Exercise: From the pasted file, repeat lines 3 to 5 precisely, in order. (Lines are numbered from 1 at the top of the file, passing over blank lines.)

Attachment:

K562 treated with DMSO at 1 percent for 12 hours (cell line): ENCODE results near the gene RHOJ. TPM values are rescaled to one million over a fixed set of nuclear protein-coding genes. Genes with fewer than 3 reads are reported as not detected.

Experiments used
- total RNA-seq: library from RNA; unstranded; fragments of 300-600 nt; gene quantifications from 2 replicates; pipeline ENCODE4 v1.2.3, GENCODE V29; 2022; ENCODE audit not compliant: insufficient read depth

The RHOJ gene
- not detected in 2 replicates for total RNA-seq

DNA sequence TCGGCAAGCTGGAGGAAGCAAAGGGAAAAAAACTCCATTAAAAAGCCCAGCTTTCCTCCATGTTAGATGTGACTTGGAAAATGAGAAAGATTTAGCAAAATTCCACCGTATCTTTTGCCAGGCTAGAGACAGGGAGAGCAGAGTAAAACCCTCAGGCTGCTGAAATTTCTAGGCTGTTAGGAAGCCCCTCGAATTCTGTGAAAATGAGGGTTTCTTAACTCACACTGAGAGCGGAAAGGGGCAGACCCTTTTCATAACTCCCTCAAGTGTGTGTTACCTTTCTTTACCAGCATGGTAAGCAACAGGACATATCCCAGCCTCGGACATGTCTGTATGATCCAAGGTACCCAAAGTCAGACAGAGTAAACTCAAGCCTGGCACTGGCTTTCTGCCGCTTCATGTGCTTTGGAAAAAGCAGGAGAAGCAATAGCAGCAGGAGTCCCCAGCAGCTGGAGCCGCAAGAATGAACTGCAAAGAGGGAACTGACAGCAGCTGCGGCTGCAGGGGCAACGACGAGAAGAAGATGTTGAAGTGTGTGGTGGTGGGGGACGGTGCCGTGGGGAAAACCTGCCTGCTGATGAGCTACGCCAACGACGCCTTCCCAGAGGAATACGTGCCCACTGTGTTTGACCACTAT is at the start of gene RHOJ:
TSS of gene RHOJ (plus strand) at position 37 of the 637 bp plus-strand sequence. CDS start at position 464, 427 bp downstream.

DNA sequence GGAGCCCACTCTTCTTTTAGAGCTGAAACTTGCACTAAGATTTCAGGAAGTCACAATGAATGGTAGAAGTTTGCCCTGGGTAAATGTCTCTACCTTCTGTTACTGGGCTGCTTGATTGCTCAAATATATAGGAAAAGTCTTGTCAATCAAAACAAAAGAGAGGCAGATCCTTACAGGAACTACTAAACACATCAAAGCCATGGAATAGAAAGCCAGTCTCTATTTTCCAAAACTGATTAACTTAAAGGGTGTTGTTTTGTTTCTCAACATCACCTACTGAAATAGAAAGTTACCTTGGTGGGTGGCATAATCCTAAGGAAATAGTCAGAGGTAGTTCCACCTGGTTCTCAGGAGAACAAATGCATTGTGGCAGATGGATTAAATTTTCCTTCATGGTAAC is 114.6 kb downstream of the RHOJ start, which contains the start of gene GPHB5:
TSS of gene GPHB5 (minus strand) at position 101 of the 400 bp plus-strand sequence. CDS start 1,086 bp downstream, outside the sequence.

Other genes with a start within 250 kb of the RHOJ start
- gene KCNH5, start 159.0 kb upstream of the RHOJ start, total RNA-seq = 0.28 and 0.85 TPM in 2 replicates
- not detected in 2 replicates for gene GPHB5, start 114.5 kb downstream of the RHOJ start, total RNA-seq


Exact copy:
- total RNA-seq: library from RNA; unstranded; fragments of 300-600 nt; gene quantifications from 2 replicates; pipeline ENCODE4 v1.2.3, GENCODE V29; 2022; ENCODE audit not compliant: insufficient read depth

The RHOJ gene
- not detected in 2 replicates for total RNA-seq